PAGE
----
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The drilling topside for the giant Johan Sverdrup field has left the shipyard in Haugesund, Norway to meet up with the heavy lift ship Pioneering Spirit for its installation in the North Sea.
For the last nine months, the 147-meter Johan Sverdrup drilling platform has towered over the city of Haugesund in southwestern Norway while at the Aibel shipyard.
On Thursday afternoon, four tugs began towing the barge carrying the topside to Bømlafjorden at Stord, where the 22,000-tonne steel structure will be transferred to the Pioneering Spirit, the world’s biggest heavy-lift vessel, before proceeding to the Johan Sverdrup field for offshore installation in a single lift.
The drilling topside installation is the second of four platforms in Phase 1 of the Johan Sverdrup field development.
With expected recoverable resources of between 2.1 and 3.1 billion barrels of oil equivalent, Johan Sverdrup is one of the five biggest oil fields on the Norwegian continental shelf and one of the most important industrial projects in Norway over the next 50 years.
The field is operated by Norwegian energy giant Equinor (formerly Statoil).
The field will be developed in several phases, with Phase 1 expected to start up in late 2019 with production capacity estimated at 440,000 barrels of oil per day.
Norwegian oil and gas services company Aibel won the NOK eight billion contract for the Johan Sverdrup drilling topside in February 2015.
The largest module, the main deck, was built at Aibel’s yard in Thailand. The drilling support module, the second largest unit, was built in Haugesund, Norway, while the third module, the derrick and associated equipment, was built by Nymo in Grimstad.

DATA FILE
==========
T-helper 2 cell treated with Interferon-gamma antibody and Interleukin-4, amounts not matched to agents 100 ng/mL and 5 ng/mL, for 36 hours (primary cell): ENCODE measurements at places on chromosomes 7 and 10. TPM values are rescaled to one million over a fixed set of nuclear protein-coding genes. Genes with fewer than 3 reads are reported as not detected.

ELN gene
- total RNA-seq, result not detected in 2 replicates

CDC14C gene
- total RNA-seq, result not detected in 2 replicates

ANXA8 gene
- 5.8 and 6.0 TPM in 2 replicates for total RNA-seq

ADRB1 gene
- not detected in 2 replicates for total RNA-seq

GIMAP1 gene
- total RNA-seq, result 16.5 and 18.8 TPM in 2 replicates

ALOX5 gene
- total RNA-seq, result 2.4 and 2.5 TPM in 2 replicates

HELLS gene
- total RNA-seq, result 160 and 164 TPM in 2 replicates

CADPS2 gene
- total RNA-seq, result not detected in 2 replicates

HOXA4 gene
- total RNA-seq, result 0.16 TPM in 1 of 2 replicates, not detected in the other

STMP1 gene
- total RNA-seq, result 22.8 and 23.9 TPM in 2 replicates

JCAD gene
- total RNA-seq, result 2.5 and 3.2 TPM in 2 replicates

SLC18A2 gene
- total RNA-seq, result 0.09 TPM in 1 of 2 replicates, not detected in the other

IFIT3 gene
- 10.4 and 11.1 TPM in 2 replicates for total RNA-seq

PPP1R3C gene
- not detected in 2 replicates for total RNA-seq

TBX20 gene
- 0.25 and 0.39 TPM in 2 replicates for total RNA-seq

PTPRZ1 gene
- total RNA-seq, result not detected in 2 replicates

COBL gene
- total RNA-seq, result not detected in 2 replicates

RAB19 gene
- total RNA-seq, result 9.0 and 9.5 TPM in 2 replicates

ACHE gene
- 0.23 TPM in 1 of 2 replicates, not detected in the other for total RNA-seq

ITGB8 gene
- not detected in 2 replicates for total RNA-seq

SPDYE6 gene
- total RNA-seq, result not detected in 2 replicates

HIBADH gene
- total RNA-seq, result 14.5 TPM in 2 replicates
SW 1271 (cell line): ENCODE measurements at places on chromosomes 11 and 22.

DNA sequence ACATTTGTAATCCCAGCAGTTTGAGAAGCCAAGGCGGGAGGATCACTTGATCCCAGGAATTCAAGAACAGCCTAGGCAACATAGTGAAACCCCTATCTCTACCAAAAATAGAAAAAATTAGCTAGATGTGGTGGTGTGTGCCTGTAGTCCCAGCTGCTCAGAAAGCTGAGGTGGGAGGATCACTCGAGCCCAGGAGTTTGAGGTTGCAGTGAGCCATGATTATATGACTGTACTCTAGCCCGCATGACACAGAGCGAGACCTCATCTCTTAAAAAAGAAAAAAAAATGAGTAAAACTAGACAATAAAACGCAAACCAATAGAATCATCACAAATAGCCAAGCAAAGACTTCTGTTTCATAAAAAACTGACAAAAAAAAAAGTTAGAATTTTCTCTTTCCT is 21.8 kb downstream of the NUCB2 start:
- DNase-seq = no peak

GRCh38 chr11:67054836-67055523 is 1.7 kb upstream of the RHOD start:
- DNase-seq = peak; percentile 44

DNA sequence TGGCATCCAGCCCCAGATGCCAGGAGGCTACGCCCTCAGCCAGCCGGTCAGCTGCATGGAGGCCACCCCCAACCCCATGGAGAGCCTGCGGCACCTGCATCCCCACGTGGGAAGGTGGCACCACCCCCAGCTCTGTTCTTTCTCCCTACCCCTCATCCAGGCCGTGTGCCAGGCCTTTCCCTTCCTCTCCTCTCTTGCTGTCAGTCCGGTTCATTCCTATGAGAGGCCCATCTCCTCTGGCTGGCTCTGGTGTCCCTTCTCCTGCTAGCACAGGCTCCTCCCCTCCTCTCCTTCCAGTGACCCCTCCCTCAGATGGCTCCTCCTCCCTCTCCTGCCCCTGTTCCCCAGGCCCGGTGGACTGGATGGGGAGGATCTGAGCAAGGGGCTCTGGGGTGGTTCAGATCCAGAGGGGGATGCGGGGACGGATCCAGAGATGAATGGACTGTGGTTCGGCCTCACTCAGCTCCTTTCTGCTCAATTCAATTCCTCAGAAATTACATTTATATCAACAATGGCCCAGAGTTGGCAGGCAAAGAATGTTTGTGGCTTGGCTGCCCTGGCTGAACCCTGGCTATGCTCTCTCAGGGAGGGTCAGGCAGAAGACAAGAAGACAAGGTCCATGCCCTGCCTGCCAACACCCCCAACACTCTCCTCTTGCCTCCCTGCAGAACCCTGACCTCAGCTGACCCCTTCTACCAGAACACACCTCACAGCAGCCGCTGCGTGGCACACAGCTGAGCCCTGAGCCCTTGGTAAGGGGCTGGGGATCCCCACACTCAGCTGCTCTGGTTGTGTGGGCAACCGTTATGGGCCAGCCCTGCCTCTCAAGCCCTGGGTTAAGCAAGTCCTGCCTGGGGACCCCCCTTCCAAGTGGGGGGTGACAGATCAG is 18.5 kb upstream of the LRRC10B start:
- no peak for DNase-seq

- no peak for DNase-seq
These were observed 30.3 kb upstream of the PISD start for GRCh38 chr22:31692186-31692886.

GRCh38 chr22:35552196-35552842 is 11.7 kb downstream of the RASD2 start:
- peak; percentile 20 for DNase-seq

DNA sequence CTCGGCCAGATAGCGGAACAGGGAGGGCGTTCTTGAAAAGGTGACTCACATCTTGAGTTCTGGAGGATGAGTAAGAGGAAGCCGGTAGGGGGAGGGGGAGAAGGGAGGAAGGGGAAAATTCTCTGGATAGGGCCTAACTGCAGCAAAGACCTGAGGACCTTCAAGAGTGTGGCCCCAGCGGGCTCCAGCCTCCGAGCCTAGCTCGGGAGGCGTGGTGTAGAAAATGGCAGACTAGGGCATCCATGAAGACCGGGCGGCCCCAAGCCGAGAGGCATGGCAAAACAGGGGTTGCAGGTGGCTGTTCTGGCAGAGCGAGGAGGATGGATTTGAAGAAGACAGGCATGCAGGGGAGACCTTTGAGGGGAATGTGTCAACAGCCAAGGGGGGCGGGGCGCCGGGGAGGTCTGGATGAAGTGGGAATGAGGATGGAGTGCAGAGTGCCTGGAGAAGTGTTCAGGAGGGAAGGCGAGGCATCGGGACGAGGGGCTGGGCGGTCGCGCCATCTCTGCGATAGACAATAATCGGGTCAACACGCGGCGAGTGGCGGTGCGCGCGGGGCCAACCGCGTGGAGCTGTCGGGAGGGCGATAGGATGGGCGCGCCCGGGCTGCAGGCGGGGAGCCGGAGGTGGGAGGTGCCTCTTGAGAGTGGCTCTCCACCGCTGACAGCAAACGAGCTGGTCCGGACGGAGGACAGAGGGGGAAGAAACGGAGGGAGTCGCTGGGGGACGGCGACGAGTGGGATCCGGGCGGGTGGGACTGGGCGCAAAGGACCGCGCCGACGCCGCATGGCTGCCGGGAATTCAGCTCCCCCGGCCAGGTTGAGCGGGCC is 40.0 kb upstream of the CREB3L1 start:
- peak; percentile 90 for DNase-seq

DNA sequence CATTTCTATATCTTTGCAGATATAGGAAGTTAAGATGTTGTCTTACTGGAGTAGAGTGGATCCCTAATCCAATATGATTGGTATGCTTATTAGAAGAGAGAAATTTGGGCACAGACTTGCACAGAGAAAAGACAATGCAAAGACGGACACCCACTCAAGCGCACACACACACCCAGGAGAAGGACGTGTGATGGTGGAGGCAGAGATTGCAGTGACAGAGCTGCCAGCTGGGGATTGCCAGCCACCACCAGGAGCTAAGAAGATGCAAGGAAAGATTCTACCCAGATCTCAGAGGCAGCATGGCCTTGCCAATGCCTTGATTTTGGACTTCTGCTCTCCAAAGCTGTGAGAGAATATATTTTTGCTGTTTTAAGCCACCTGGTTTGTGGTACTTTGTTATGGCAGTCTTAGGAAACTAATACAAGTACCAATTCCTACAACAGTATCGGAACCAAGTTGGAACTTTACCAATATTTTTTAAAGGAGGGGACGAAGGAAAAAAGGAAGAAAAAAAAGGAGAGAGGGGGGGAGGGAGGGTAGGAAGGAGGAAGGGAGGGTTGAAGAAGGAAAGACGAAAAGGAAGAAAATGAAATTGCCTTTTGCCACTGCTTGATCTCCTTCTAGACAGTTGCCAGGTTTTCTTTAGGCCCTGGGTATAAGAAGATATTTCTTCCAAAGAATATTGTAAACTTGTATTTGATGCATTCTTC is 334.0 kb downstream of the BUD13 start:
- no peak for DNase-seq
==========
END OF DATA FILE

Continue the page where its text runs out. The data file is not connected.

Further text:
The three modules were assembled in Klosterfjorden in early September 2017 before final being towed in to Aibel’s yard in Haugesund, where it departed on Thursday.
“This is the first and biggest platform being assembled onshore and prepared for installation offshore in one single lift, so this is path breaking. The plan has been challenging at times, all work from start to finish taking just 39 months, but it has all been excellently delivered both with regard to safety, costs and quality,” says Lars Håvardsholm, Equinor’s project manager for the drilling platform.
Once at the Johan Sverdrup field, the drilling platform will be lifted into position in one single lift by the Pioneering Spirit heavy-lift vessel.
The operation will mark the first platform installation job by the record-breaking Pioneering Spirit.
In April Equinor signed a letter of intent with Aibel worth about NOK 8 billion for the construction of the topside for the second processing platform on the field, part of Phase 2 of the development.
Phase 2 is expected to start-up in 2022, with full field production estimated to peak at 660,000 barrels of oil per day, equivalent to 25% of all Norwegian petroleum production.
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